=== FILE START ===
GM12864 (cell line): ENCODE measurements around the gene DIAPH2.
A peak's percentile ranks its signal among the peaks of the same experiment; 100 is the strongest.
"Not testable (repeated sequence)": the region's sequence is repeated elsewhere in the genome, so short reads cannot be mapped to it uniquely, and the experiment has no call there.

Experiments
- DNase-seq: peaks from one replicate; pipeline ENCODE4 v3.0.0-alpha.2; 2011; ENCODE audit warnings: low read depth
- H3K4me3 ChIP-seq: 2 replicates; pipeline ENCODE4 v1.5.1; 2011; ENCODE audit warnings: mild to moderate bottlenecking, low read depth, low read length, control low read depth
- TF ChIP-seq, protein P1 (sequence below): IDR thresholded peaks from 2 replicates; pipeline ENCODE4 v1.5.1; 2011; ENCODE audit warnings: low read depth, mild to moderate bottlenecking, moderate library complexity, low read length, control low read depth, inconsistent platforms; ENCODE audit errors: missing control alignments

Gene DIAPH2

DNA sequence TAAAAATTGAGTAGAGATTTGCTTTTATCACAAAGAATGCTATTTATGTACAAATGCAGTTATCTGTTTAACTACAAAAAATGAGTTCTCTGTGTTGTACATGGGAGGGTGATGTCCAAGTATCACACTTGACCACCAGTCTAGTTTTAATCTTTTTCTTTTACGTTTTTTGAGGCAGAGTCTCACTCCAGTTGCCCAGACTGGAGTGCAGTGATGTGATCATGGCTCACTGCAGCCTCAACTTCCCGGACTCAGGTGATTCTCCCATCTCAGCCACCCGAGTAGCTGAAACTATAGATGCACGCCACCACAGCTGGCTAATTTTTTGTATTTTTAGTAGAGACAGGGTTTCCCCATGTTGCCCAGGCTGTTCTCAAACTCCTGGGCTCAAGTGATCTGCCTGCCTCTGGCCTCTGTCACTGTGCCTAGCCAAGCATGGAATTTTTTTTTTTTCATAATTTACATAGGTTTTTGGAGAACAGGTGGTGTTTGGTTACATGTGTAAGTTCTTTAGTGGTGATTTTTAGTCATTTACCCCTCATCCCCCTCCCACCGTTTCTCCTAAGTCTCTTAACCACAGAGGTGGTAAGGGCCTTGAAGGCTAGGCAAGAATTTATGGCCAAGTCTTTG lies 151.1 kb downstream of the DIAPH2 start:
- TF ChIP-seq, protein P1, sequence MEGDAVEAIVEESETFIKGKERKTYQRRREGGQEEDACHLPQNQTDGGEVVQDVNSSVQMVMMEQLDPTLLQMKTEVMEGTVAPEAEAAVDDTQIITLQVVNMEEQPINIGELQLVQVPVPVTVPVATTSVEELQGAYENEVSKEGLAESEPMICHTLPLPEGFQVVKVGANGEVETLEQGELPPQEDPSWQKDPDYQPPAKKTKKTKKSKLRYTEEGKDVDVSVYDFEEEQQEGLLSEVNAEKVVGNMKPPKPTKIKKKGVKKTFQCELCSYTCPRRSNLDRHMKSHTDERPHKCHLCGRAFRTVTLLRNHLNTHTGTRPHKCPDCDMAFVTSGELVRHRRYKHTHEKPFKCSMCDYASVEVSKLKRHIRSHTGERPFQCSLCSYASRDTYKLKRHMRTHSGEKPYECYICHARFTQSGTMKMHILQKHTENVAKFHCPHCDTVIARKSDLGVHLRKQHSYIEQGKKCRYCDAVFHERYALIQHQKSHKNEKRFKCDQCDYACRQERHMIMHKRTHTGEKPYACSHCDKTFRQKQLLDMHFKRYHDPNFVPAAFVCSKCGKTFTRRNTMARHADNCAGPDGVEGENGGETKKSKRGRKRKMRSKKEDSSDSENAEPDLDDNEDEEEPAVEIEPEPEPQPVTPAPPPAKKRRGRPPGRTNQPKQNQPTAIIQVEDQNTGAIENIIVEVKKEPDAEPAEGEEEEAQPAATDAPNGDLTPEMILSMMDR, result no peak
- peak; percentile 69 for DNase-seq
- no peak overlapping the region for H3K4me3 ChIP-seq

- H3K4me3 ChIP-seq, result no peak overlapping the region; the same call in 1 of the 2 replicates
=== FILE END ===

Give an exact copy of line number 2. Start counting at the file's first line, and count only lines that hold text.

A peak's percentile ranks its signal among the peaks of the same experiment; 100 is the strongest.